Saturday, January 31, 2015

Your sour-grapes guide to Super Bowl XLIX

This year’s Super Bowl is a particular toughie for many NFL fans on account of Deflategate and the Seahawks being the Seahawks. It’s all too easy to engage in a game of mental ping-pong trying to decide on a daylong loyalty. So here’s a handy guide to help with this most momentarily important of decisions.


• You won the science fair every year in school because your projects had strobing LED displays, push-button audio components and six-foot-tall mockups of Nikola Tesla, because your parents were very rich and also they did the projects for you.

• You have never smiled, because time is money.

• You won a drag race in your Bugatti Veyron against your pal’s Mercury Cougar, in part by lowering the air pressure in your tires.

• You subscribe to the belief that, because the team is named the Patriots, other teams by definition aren’t patriotic. (Which is also how you vote.)

• You think it’s any year prior to 2002.

• You believe in Manifest Destiny, just like your ancestors Philip Worthington Strong III and his wife, Lady Ruth Fensterhouse, who met on the Mayflower.

• You’re a big fan of field goals.

• If you’re somewhere where not doing it gets you hurt.

• You think Tom Brady has a nice face.

• You are thinking of the Seahawks at the moment.


• You only learned of football’s existence in 2013.

• You’ve met a Seahawks fan and you’re OK with that.

• Like many Pacific Northwesterners, you are in a band and you own a station wagon.

• You think the real opponent isn’t the Patriots, but the ruthless jackals in the media who dare to invade a public figure’s privacy during a five-minute presser.

• Just the thought of “class” makes your brain crack.

• You speak entirely in obnoxious catchphrases.

• You’ve ever called a drill sergeant a “hater.”

• You took a victory lap after winning the science fair and knocked down everyone else’s project.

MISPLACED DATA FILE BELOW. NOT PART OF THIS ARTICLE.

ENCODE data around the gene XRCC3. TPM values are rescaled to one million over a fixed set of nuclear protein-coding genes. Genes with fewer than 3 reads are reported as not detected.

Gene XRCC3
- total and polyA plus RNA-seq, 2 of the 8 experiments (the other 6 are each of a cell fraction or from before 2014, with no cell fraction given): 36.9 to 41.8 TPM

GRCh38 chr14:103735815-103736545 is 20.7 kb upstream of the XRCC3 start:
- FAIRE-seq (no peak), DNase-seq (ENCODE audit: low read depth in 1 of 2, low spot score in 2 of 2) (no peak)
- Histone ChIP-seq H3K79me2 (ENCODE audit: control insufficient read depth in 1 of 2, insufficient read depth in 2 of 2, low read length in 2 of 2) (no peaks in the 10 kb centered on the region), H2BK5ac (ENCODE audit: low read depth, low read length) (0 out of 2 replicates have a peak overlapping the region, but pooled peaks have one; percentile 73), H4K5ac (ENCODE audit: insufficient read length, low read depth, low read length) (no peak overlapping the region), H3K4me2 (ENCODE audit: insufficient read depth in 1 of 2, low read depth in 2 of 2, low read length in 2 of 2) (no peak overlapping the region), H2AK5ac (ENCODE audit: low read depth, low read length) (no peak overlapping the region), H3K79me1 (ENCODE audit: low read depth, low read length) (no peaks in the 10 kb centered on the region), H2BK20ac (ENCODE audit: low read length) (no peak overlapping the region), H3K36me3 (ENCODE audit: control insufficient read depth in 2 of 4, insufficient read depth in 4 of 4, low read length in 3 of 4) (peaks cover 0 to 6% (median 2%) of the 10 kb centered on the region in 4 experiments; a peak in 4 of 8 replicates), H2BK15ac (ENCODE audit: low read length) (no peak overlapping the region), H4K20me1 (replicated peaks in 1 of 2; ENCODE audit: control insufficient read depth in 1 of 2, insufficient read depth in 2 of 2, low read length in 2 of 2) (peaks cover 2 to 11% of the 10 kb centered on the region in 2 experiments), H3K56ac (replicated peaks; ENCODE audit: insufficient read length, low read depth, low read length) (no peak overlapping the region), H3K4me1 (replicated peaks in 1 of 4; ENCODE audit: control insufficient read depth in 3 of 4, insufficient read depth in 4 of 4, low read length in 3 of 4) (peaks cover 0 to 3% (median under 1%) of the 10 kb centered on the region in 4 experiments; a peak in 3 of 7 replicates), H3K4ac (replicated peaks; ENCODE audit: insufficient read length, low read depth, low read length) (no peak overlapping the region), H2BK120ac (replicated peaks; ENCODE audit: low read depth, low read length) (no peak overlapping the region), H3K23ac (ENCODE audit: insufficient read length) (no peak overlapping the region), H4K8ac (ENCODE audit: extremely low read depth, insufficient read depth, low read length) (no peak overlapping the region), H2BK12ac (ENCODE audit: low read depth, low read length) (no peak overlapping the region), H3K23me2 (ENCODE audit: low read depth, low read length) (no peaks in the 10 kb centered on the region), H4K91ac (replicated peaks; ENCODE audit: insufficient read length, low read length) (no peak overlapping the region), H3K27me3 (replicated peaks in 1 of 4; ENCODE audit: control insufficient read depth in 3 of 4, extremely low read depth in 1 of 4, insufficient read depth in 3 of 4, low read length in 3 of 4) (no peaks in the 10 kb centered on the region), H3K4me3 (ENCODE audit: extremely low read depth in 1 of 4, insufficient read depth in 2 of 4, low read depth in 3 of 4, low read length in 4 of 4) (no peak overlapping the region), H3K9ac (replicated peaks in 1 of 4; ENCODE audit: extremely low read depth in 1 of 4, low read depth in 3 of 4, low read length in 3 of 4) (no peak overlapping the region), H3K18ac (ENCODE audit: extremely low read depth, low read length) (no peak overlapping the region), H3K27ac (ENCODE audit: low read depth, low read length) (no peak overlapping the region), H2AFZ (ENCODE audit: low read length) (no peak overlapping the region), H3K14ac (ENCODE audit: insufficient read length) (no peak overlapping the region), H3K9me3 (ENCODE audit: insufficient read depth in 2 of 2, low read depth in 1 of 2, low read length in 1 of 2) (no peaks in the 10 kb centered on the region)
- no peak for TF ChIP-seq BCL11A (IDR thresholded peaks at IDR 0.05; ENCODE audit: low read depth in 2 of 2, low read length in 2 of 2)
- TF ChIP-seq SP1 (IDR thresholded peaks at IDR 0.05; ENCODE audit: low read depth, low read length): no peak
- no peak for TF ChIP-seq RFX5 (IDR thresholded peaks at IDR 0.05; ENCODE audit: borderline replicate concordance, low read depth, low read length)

• You are jealous of Tom Brady’s nice face.

• You are thinking of the Patriots at the moment.

Thursday, January 29, 2015

Beast Moan

As a Saints fan who works in the media, I find Marshawn Lynch hard to take at times.

No Saints fan ever wants to revisit Lynch plowing through the entire Saints defense to help his 7-9 Seahawks advance in the playoffs, or for that matter revisit any encounter the Saints have had with him in the years since. Additionally, as someone who has interviewed his fair share of stubborn and/or hostile people, I have a low tolerance for the kind of spiteful game the Skittles Man is playing with the press.

Lynch may or may not suffer from anxiety — and if he does, I sympathize — but his trolling of the media is not a byproduct of that. (Wearing your helmet during an interview and giving a good-faith try, a la Ricky Williams, is closer to what that looks like.) Anyway, Lynch has granted interviews before — it’s only since Roger Goodell fined him for missing a recent media availability session that Lynch has pitched this tantrum. No, what he’s doing is the purely calculated (if not particularly clever) move of someone who wants to be the story. Everyone who’s hailing him as a folk hero for allegedly wanting to be left alone should keep that in mind.